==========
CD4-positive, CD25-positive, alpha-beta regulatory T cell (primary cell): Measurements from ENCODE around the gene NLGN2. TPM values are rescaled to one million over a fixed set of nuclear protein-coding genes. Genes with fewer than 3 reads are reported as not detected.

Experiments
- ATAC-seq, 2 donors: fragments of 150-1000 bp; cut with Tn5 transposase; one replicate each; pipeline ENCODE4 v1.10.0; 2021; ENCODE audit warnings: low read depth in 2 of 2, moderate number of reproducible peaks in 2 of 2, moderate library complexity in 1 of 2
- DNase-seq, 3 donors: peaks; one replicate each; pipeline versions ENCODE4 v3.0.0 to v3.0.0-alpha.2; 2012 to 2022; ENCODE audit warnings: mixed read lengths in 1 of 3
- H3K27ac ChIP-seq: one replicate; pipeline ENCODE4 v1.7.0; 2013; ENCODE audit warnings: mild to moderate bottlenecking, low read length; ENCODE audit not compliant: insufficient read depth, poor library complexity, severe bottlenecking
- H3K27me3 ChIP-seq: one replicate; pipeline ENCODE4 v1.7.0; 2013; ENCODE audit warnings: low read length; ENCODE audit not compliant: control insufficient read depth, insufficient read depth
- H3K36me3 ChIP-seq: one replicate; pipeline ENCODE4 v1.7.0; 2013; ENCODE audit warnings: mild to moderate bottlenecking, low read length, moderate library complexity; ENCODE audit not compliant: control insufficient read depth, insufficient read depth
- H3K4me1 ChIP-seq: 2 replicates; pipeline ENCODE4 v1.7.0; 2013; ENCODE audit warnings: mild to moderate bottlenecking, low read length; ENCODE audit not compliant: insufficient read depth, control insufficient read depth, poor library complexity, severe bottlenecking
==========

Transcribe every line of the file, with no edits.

CD4-positive, CD25-positive, alpha-beta regulatory T cell (primary cell): Measurements from ENCODE around the gene NLGN2. TPM values are rescaled to one million over a fixed set of nuclear protein-coding genes. Genes with fewer than 3 reads are reported as not detected.

Experiments
- ATAC-seq, 2 donors: fragments of 150-1000 bp; cut with Tn5 transposase; one replicate each; pipeline ENCODE4 v1.10.0; 2021; ENCODE audit warnings: low read depth in 2 of 2, moderate number of reproducible peaks in 2 of 2, moderate library complexity in 1 of 2
- DNase-seq, 3 donors: peaks; one replicate each; pipeline versions ENCODE4 v3.0.0 to v3.0.0-alpha.2; 2012 to 2022; ENCODE audit warnings: mixed read lengths in 1 of 3
- H3K27ac ChIP-seq: one replicate; pipeline ENCODE4 v1.7.0; 2013; ENCODE audit warnings: mild to moderate bottlenecking, low read length; ENCODE audit not compliant: insufficient read depth, poor library complexity, severe bottlenecking
- H3K27me3 ChIP-seq: one replicate; pipeline ENCODE4 v1.7.0; 2013; ENCODE audit warnings: low read length; ENCODE audit not compliant: control insufficient read depth, insufficient read depth
- H3K36me3 ChIP-seq: one replicate; pipeline ENCODE4 v1.7.0; 2013; ENCODE audit warnings: mild to moderate bottlenecking, low read length, moderate library complexity; ENCODE audit not compliant: control insufficient read depth, insufficient read depth
- H3K4me1 ChIP-seq: 2 replicates; pipeline ENCODE4 v1.7.0; 2013; ENCODE audit warnings: mild to moderate bottlenecking, low read length; ENCODE audit not compliant: insufficient read depth, control insufficient read depth, poor library complexity, severe bottlenecking